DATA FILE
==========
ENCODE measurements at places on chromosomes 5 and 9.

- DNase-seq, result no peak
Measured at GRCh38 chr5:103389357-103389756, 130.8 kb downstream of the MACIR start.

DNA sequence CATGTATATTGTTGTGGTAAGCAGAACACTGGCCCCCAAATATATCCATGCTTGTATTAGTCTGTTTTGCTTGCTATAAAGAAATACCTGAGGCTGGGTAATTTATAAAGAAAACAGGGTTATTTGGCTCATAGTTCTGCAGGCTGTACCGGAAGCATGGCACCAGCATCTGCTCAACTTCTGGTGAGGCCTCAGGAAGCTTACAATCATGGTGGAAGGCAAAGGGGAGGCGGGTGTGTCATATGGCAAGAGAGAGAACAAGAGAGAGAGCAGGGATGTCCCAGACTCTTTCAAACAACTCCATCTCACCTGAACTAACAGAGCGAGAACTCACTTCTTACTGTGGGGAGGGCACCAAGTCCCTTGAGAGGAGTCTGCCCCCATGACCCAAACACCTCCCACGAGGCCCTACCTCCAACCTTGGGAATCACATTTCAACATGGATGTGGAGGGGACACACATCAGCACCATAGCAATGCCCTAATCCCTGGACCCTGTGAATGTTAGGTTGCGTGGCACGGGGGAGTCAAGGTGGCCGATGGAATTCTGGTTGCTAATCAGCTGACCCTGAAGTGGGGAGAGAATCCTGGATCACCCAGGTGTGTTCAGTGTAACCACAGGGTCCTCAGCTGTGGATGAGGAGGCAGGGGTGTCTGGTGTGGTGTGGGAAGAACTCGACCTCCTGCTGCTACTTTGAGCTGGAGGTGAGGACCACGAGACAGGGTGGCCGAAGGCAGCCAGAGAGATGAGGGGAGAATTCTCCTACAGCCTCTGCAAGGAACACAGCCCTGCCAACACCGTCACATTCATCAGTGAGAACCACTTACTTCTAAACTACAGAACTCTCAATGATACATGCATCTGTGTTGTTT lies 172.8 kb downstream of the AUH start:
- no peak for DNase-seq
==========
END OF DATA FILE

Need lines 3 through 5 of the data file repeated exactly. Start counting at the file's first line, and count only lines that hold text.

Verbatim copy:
Measured at GRCh38 chr5:103389357-103389756, 130.8 kb downstream of the MACIR start.

DNA sequence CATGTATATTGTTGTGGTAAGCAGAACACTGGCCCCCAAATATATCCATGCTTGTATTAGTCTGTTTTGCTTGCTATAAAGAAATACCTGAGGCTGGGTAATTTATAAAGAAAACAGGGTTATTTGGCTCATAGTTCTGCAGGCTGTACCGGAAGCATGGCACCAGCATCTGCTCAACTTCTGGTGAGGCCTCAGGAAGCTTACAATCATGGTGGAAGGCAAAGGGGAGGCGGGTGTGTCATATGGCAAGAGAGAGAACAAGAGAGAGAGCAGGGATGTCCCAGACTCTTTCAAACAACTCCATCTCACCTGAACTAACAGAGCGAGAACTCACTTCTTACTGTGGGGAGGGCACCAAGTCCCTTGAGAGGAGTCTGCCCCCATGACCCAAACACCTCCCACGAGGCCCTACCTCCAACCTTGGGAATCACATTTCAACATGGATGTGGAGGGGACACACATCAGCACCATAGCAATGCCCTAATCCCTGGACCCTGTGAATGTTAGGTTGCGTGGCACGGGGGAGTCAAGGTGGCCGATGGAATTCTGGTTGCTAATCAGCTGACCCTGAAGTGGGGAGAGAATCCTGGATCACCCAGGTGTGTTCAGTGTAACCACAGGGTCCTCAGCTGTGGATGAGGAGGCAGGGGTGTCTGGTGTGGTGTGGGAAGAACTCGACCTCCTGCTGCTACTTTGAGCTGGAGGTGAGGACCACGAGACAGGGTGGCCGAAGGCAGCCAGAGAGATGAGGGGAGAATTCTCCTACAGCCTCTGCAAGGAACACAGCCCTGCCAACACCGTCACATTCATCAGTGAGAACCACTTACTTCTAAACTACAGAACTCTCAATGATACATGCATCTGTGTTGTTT lies 172.8 kb downstream of the AUH start:
- no peak for DNase-seq